In 1958, a Swedish heart patient received the world's first implanted pacemaker. Arne Larsson was out of the Stockholm hospital within two weeks. He received 26 more pacemakers until his death at 86 on December 28th, 2001.

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In 1354, Italian revoluntionary Cola di Rienzi was murdered.

In 1642, Jeanne Mance established the first hospital in Montreal, the Hotel-Dieu.

 

In 1871, a huge fire destroyed the heart of Chicago. According to legend, the fire started in Mrs. O'Leary's barn after a cow kicked over a lantern. Some 250 people were killed and 98,500 left homeless.

In 1877, Wilfrid Laurier became minister of inland revenue in Alexander Mackenzie's cabinet.

In 1881, a typhoon and tidal wave killed 300,000 people in China and Indo-China.

In 1903, the United States and China signed a commercial treaty.

In 1904, the cities of Edmonton, Alberta and Prince Albert, Sask., were incorporated.

In 1906, German-born hair stylist Karl Nessler introduced permanent waving at his London salon.

In 1912, the Balkan Alliance, comprising Bulgaria, Serbia, Montenegro and Greece, declared war on Turkey.

In 1913, the first commercial inter-city flight in Canada was made by W. Robinson from Montreal to Ottawa.

In 1925, Eileen Joel became the first female jockey to win a horse race when she won England's Newmarket Town Plate.

In 1934, Bruno Hauptmann was indicted by a grand jury in New Jersey for murder in the death of the son of Charles A. Lindbergh.

In 1945, U.S. President Harry Truman announced the United States would retain the secret of the atomic bomb and that only Britain and Canada would share the knowledge.

In 1951, Princess Elizabeth and Prince Philip arrived in Montreal to start a cross-Canada tour.

In 1956, Don Larsen pitched the only perfect game in a World Series to date as the New York Yankees beat the Brooklyn Dodgers in Game 5, 2-0. New York ended up winning the series in seven games. Exactly one year later, the Dodgers announced they were moving to Los Angeles.

In 1957, the Brooklyn Baseball Club announced that it had accepted a deal to move the Dodgers to Los Angeles.

In 1970, Soviet author Aleksander Solzhenitsyn was named winner of the Nobel Prize for literature.

In 1971, the Federal Court of Canada ruled that native women could no longer lose their rights for marrying non-natives.

In 1982, the Polish parliament overwhelmingly approved a law abolishing all existing labour organizations, including the independent trade union Solidarity.

In 1984, Ontario Premier William Davis announced his retirement.

In 1989, 12 people died and 45 were injured after a tractor-trailer loaded with logs toppled into a hay wagon carrying people celebrating a family reunion in Cormier Village, N.B. A 13th victim died later.

In 1992, Willy Brandt, 78, chancellor of West Germany from 1969 to 1974, and winner of the Nobel Peace Prize for his efforts to overcome the Cold War division of Europe, died.

In 1996, Gen. Jean Boyle resigned as chief of defence staff. He had been under pressure to resign after giving testimony before the Somalia inquiry where he admitted breaking the spirit of Access to Information Act.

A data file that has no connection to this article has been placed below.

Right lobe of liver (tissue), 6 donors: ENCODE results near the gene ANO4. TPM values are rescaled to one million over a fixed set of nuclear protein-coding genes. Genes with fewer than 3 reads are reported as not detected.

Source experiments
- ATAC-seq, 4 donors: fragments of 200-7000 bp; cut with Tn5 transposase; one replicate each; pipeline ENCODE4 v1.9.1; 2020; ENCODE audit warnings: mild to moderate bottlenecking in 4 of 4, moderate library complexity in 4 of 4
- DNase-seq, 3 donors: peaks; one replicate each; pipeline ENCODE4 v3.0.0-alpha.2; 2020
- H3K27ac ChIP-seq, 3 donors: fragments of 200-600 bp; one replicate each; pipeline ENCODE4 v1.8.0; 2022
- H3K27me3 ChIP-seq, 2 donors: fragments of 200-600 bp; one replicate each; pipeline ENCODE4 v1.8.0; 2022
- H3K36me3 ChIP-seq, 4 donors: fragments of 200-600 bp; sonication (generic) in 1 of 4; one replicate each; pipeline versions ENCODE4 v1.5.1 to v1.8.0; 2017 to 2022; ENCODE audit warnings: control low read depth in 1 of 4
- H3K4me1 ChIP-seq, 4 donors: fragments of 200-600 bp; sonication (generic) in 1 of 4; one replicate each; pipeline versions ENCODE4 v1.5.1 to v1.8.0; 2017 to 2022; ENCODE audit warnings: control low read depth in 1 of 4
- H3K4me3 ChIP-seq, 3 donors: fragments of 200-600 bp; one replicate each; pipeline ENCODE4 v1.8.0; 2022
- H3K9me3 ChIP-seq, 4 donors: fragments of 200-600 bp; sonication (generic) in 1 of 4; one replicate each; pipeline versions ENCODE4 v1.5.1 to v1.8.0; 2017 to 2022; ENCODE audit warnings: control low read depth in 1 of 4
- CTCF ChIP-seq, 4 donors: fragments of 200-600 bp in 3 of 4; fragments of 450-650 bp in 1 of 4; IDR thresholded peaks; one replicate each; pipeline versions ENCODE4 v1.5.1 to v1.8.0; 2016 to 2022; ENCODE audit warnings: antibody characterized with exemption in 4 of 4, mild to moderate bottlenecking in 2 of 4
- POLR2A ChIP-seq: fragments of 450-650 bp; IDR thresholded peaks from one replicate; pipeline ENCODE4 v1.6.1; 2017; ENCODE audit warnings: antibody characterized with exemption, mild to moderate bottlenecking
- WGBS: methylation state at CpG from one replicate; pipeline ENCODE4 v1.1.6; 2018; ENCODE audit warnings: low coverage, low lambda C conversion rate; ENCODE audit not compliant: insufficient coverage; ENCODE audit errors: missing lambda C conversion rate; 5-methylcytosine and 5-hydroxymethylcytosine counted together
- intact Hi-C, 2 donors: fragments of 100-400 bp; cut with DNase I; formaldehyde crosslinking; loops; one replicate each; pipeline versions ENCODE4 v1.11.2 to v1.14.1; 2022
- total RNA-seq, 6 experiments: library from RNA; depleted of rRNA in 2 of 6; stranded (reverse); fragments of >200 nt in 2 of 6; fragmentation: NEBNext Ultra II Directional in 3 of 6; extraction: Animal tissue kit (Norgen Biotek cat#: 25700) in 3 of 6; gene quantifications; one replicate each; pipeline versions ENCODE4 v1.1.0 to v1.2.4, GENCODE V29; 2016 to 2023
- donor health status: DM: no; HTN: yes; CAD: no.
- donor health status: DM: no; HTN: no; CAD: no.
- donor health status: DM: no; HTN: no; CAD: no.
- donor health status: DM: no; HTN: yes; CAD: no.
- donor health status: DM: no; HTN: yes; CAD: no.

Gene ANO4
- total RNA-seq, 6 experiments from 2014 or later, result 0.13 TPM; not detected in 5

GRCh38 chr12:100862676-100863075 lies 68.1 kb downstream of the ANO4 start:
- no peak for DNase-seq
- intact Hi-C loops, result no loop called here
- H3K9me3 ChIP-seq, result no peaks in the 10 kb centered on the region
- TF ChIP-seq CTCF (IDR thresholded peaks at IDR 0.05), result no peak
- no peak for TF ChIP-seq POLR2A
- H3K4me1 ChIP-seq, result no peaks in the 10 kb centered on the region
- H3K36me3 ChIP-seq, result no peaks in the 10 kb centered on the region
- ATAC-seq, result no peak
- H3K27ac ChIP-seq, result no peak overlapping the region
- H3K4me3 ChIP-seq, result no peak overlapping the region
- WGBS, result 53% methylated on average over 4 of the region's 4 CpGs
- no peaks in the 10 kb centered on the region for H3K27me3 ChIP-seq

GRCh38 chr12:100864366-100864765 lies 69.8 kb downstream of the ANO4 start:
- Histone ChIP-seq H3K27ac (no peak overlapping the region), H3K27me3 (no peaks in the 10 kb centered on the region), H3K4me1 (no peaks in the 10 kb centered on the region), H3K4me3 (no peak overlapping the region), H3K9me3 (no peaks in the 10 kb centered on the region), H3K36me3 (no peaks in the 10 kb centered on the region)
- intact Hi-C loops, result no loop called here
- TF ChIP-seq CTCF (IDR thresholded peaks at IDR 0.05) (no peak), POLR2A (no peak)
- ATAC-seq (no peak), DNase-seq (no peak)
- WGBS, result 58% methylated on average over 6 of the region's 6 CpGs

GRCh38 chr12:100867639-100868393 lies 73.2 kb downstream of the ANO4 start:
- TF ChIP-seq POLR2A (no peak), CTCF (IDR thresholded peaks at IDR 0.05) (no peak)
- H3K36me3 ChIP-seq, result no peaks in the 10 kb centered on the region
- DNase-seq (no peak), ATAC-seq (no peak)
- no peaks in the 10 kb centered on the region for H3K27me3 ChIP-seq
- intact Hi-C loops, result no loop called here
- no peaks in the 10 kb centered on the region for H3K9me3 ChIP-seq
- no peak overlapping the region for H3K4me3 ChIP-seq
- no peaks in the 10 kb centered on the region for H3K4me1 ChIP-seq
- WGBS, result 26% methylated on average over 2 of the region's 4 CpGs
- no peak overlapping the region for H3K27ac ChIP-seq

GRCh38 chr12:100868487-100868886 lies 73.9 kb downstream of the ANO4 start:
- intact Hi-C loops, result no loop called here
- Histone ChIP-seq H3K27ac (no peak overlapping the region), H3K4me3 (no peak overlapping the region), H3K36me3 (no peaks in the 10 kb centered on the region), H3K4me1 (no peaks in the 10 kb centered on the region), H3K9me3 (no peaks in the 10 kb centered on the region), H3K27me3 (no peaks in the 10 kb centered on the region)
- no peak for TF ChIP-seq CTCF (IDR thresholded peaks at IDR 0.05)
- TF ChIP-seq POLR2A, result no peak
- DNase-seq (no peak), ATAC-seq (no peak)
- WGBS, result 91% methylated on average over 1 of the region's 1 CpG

In 1998, Canada and the Netherlands were voted into the UN Security Council.

In 2001, Pope John Paul beatified Montreal nun Emilie Tavernier Gamelin at a ceremony at the Vatican. She founded Montreal's Sisters of Providence religious community in 1843.

In 2001, Canada announced it would contribute six ships, six aircraft and more than 2,000 service personnel to the American-led coalition against terrorism.

In 2002, in a landmark ruling, the Ontario Workplace Safety and Insurance Board awarded worker's compensation to cancer sufferer Heather Crowe. The former waitress developed lung cancer after being exposed to second-hand smoke at bars and restaurants where she worked for 40 years. She died May 22, 2006, at age 61.

In 2004, Kenyan environmental activist Wangari Maathai won the Nobel Peace Prize for her work as leader of the Green Belt Movement, which has sought to empower women, improve the environment and fight corruption in Africa for almost 30 years. Maathai was the first African woman to win the prize, first awarded in 1901.

In 2004, Elizabeth Weir stepped down as leader of the New Brunswick NDP after 16 years. She was the only New Democrat in the 55-seat legislature and had been the sole sitting member of her party since she was first elected in 1991.

In 2005, an earthquake killed an estimated 86,000 people in northern Pakistan and the Indian territory of Kashmir.

In 2008, Japan's Osamu Shimomura and Americans Martin Chalfie and Roger Tsien won the 2008 Nobel Prize for Chemistry for their discovery of a green fluorescent protein that has revolutionized the ability to study disease and normal development in living organisms.

In 2009, Zakaria Amara pleaded guilty to charges related to the Toronto 18 terrorist plot to set off fertilizer bombs in Toronto. He was the fourth adult to admit guilt in the affair.

In 2009, the Security Council voted to extend United Nations authorization for the war in Afghanistan by one year.

In 2010, imprisoned Chinese democracy campaigner Liu Xiaobo won the Nobel Peace Prize -- an award that drew furious condemnation from the authoritarian government and calls from world leaders including Stephen Harper for Liu's quick release. Liu, 54, was sentenced in 2009 to 11 years in prison for subversion. The Nobel committee said he was the first to be honoured while still in prison.

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